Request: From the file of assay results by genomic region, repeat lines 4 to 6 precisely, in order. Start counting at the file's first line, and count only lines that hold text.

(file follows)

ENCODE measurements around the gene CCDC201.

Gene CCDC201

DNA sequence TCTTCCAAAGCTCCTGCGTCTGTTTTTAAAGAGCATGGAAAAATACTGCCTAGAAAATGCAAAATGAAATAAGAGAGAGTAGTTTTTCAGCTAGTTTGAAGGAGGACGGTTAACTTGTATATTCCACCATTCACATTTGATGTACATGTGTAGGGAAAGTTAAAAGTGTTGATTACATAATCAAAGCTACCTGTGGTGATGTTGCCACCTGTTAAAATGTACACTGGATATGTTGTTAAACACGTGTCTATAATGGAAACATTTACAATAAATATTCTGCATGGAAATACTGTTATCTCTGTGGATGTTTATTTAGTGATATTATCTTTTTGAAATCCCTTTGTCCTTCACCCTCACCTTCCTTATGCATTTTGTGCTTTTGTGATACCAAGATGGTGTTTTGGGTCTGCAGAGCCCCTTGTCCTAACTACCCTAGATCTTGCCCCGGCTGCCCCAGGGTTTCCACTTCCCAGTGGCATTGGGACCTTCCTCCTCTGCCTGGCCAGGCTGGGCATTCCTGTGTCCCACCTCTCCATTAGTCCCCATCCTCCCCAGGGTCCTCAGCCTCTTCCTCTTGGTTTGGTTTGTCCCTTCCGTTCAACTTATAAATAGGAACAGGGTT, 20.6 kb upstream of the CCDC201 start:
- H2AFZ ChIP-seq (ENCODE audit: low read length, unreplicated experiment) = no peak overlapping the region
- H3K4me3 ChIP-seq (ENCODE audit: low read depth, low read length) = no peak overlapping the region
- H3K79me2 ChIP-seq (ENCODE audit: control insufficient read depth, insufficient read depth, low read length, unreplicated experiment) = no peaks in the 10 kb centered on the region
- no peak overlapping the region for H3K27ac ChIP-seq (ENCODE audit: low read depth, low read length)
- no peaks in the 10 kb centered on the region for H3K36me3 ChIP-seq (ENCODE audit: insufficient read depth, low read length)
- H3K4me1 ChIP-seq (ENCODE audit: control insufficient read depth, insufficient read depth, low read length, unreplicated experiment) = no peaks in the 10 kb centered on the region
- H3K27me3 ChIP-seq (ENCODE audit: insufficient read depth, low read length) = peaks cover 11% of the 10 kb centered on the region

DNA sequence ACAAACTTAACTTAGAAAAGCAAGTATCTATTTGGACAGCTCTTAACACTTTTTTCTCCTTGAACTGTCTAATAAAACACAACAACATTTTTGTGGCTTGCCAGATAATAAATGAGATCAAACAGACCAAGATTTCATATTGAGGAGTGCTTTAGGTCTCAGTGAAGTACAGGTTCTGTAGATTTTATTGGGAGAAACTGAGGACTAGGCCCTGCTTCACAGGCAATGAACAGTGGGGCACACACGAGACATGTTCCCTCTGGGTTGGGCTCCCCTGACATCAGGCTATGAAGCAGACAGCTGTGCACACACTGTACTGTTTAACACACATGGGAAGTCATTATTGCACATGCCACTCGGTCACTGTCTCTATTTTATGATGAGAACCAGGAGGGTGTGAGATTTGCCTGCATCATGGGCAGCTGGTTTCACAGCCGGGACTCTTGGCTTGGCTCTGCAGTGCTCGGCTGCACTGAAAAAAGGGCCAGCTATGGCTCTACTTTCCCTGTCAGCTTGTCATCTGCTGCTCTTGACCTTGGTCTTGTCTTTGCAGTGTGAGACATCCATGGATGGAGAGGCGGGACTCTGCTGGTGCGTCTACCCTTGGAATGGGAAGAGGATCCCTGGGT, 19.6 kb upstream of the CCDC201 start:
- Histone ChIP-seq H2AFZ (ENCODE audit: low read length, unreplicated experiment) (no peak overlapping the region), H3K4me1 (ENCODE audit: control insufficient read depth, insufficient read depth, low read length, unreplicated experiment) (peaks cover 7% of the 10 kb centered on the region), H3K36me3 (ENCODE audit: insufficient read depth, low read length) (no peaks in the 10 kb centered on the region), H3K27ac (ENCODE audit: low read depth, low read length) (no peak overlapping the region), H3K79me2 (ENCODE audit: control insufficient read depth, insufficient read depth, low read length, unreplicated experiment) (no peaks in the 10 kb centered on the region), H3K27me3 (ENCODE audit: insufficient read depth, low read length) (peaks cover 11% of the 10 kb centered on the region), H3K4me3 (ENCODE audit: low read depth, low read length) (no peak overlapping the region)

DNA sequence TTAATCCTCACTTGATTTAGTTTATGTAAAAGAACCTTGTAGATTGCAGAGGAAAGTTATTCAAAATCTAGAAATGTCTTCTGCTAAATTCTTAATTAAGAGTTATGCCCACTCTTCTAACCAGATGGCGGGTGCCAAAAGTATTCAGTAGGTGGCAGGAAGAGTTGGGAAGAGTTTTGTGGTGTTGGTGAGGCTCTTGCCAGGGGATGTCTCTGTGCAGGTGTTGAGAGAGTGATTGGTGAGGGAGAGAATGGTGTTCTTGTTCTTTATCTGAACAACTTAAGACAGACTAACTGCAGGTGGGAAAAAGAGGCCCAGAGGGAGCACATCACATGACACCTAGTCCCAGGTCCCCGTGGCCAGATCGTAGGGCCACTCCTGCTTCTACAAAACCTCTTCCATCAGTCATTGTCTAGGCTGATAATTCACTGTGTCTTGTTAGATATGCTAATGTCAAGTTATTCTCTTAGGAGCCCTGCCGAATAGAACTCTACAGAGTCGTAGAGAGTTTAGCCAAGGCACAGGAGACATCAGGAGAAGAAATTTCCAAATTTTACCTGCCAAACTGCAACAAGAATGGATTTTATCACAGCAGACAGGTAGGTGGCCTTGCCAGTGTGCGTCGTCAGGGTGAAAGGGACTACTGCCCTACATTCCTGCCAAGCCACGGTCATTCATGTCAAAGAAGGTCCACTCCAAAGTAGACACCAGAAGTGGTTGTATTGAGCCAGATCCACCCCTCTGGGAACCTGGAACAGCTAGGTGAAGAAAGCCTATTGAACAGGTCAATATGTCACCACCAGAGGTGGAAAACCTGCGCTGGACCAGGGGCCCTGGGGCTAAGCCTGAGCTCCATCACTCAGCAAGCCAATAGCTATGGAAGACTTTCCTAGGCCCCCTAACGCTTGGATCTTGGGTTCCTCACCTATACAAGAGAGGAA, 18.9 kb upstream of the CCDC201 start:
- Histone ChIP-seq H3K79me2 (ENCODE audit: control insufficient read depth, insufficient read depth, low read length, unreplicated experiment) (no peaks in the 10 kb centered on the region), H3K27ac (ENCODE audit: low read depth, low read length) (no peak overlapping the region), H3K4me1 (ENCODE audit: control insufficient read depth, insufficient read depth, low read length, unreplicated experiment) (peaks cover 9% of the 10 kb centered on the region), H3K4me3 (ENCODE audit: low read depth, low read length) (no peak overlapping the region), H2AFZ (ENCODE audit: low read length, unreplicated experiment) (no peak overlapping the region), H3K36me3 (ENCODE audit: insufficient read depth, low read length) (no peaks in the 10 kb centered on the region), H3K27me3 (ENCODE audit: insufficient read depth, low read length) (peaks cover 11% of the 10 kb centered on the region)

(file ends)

- H2AFZ ChIP-seq (ENCODE audit: low read length, unreplicated experiment) = no peak overlapping the region
- H3K4me3 ChIP-seq (ENCODE audit: low read depth, low read length) = no peak overlapping the region
- H3K79me2 ChIP-seq (ENCODE audit: control insufficient read depth, insufficient read depth, low read length, unreplicated experiment) = no peaks in the 10 kb centered on the region